Google Glass, the company's augmented reality eyewear, may have been a huge consumer flop, but it's still finding its way into the workflows of professionals. In a report from CIO.com, members of Boeing's research and technology division say they've used the original Google Glass to construct aircraft wire harnesses. Because planes contain hugely messy and complex webs of wires to connect electrical systems, technicians have to manually build them out, a painstaking process based on PDF assembly guide viewed on a laptop screen. With Glass to replace that computer display, Boeing says it reduced production time for the harnesses by 25 percent and cut error rates in half, according to CIO.
Boeing's history with AR glasses dates back to as early as 1995, when it experimented with early head-mounted displays and rudimentary software. Due to battery, size, and network constraints, it wasn't a viable strategy. Now, thanks to lower costs and exponential jumps in computing power, Boeing can use a wire-free device like Google Glass to accomplish tasks. For Boeing, it started with a demo. Jason DeStories, a R&D engineer with Boeing Research and Technology, got a demo designed for harness assembly using the first publicly available Glass units. The team called the software Project Juggernaut, but it wasn't able to pull information from Boeing's databases in real time.
To get an enterprise-grade app for Google Glass, Boeing put out a proposal and caught the attention of APX Labs, the maker of a smart glasses software platform called Skylight. Together, the teams produced a higher-quality Glass app Boeing could hand out to its technicians on the assembly floor. The Skylight app works by allowing a Glass wearer to scan a QR code, which pulls the wireless harness software, and then scan another code to load the assembly instructions. The app supports Glass voice commands, and also lets users stream what they're seeing to another technician in the event of something unexpected.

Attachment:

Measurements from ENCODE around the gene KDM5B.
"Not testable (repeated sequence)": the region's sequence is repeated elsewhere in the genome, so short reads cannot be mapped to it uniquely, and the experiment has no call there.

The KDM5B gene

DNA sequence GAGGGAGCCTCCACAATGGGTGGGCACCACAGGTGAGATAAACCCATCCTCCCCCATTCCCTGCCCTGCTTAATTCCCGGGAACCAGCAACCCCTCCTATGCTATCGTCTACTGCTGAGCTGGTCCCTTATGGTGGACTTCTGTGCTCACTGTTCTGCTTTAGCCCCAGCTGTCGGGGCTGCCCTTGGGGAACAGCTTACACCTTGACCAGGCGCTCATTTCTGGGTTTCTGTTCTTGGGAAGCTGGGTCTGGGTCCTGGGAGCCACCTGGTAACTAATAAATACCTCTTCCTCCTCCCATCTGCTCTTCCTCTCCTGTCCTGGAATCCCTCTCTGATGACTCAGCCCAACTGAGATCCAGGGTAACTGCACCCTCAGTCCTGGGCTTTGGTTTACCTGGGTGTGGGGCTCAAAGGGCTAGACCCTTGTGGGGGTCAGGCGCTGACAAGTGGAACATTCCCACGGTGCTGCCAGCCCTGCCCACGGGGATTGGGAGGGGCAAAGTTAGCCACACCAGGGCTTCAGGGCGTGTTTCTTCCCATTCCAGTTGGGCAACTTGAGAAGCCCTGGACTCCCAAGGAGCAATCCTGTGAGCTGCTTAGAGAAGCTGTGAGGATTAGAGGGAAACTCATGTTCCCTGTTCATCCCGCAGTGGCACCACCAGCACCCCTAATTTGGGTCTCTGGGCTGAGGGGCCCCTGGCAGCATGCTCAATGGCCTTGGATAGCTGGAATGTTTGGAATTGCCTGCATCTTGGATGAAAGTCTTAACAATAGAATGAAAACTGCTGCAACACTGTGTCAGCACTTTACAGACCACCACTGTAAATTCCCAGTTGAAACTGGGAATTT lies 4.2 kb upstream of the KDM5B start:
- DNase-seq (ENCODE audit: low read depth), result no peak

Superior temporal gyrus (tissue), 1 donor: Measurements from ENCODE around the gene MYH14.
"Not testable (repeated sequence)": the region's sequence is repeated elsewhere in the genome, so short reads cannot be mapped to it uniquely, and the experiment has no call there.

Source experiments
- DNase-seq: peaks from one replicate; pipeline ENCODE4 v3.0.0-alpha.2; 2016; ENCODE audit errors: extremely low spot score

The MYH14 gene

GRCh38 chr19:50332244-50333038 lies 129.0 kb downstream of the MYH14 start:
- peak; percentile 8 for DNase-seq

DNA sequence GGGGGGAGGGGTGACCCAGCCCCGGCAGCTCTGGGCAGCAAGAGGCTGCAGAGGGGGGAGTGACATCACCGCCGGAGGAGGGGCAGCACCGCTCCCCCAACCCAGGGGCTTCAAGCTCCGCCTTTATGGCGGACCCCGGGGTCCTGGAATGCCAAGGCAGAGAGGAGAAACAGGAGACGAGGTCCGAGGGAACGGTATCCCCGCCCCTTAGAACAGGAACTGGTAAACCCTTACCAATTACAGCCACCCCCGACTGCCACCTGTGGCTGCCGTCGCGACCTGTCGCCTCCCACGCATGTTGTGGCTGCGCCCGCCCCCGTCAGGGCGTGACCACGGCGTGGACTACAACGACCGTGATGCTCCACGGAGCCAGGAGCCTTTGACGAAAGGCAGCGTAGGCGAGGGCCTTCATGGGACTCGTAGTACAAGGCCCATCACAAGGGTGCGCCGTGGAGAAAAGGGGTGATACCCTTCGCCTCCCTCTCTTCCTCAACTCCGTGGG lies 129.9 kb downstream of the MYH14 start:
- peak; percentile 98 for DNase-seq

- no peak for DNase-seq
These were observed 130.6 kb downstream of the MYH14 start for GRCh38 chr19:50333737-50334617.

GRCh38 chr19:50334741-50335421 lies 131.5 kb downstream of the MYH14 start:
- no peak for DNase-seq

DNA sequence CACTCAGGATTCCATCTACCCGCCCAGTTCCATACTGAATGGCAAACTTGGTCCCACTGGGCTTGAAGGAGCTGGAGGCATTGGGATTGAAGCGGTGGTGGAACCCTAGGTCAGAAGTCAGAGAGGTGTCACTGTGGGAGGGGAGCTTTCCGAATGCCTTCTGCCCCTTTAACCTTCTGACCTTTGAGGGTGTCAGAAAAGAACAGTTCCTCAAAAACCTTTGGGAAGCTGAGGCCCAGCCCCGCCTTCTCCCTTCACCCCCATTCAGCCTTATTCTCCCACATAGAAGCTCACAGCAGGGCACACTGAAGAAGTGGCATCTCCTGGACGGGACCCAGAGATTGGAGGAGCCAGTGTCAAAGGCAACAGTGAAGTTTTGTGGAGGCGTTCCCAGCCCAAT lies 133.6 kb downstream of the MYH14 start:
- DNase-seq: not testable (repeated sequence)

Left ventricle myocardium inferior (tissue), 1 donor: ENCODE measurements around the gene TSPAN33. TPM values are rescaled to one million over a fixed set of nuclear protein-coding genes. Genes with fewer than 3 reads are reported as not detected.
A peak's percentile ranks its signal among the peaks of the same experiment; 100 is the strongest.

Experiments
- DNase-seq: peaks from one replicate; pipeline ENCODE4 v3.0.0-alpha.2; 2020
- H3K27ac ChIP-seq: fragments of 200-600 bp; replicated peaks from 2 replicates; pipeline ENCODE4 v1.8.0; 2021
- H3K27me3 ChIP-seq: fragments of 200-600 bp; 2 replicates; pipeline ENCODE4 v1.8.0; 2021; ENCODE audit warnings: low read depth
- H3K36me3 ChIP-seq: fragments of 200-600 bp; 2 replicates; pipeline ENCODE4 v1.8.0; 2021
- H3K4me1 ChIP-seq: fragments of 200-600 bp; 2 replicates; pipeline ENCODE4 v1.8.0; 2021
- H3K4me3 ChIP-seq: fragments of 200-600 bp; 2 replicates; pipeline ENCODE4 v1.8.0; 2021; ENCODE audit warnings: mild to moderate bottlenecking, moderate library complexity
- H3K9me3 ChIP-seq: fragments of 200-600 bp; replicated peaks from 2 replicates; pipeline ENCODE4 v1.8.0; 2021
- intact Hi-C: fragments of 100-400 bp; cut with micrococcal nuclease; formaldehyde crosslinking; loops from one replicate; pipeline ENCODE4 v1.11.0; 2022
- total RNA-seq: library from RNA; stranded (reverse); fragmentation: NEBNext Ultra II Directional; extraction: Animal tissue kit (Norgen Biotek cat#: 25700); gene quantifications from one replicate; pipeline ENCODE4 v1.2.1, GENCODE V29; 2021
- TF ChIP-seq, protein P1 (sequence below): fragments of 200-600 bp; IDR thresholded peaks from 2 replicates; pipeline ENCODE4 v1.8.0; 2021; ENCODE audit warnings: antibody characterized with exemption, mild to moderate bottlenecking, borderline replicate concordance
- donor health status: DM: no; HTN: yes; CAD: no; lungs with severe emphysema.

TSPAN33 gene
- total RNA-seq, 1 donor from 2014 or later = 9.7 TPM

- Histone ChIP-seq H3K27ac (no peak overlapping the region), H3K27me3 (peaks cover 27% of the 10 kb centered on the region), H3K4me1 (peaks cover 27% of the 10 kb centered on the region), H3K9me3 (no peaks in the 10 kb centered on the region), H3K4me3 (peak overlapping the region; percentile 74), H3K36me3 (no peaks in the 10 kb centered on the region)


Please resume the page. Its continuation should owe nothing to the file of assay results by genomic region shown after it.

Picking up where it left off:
Boeing wants to put Glass on the International Space Station
The software was only in use with a small number of Boeing technicians, as part of a pilot program that just came to a close. But Boeing is interested in making Glass and similar AR glasses a fixture on assembly floors, and possibly even on the International Space Station. One problem it has to solve is security. "For IT [Information Technology] to say, 'Hey, we're going to let everything work on the network,' we have to make sure we have information security vetted, we have to make sure we know what kind of IT support we're going to need behind it," DeStories told CIO. "These are the questions we're answering right now, and we feel like we're very close to being on a truly connected solution."
There may be some hope for Boeing in that regard, as Google works to build out an official successor to its original Glass platform. The new Google Glass, which has yet to be announced to the public, is said to be focused solely on enterprise work. Photos of the device popped up in FCC filings last year, and it's rumored the new Glass will have a larger prism display, a faster processor, better battery life, and 5GHz Wi-Fi support.